early diagnosis, pressure injury, prevention and control, risk assessment, skin care, temperature mapping



  1. Baron, Miriam Viviane PhD
  2. Hernandes Martins, Paulo Ricardo MB
  3. Brandenburg, Cristine PhD
  4. Koepp, Janine PhD
  5. Reinheimer, Isabel Cristina MSc
  6. dos Santos, Amanda Correa MB
  7. dos Santos, Michele Paula MB
  8. Mantilla Santamaria, Andres Felipe MD
  9. Miliou, Thomas MBA
  10. da Costa, Bartira Ercilia Pinheiro PhD


OBJECTIVE: To verify the accuracy of thermographic images in the early detection of pressure injury (PI) in adult patients.


DATA SOURCES: Between March 2021 and May 2022, researchers searched 18 databases for relevant articles using nine keywords. In total, 755 studies were evaluated.


STUDY SELECTION: Eight studies were included in the review. Studies were included if they evaluated individuals older than 18 years who were admitted to any healthcare setting; were published in English, Spanish, or Portuguese; examined the accuracy of thermal imaging in the early detection of PI, including suspected stage 1 PI or deep tissue injury; and they compared the region of interest to another area or control group, or to the Braden Scale or Norton Scale. Animal studies and reviews, studies with contact infrared thermography, and those including stages 2, 3, 4, and unstageable PIs were excluded.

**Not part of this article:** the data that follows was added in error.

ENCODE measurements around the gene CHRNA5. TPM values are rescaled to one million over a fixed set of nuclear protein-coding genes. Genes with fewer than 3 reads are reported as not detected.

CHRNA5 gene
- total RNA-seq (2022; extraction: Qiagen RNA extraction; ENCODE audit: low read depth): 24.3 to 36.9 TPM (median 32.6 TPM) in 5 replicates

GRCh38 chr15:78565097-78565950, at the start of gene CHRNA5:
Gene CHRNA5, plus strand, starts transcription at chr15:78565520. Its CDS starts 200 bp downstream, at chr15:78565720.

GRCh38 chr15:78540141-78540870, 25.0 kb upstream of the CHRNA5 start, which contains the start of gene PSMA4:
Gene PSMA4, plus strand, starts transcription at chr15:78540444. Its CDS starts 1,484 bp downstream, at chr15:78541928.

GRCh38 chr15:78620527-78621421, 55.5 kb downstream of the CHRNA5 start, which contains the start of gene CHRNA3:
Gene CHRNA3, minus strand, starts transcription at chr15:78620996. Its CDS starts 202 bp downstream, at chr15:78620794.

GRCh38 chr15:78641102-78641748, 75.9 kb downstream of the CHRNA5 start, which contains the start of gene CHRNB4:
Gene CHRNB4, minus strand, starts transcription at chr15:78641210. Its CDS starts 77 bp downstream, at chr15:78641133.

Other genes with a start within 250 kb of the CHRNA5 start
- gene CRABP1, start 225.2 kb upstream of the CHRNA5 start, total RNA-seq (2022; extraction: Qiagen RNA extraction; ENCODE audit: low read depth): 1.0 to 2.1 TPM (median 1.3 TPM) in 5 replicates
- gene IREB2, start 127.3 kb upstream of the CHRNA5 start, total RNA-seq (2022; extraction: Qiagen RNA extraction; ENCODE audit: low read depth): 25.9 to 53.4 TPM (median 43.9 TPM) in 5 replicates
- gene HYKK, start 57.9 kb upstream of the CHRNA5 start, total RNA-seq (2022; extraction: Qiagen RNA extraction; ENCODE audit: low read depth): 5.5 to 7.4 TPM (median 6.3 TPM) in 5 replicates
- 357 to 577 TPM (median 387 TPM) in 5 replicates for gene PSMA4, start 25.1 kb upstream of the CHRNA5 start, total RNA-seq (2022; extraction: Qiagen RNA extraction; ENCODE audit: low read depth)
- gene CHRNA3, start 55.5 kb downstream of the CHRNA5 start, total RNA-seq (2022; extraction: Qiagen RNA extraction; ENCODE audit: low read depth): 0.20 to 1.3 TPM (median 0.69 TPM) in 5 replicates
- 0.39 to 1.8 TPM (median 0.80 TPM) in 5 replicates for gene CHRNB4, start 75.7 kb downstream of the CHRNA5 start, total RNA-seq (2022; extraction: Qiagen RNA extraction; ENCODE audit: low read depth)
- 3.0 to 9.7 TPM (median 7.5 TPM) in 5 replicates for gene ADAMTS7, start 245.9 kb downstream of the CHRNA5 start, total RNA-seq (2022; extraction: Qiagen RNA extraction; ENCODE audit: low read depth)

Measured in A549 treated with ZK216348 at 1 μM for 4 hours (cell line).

DATA EXTRACTION: Researchers examined sample characteristics and assessment measures related to image capture, including environmental, individual, and technical factors.


DATA SYNTHESIS: Across the included studies, sample sizes ranged from 67 to 349 participants, and patients were followed up for periods ranging from a single assessment up to 14 days, or until the appearance of a PI, discharge, or death. Evaluation with the infrared thermography identified temperature differentials between regions of interest and/or in comparison with risk assessment scales.


CONCLUSIONS: Evidence on the accuracy of thermographic imaging in the early detection of PI is limited.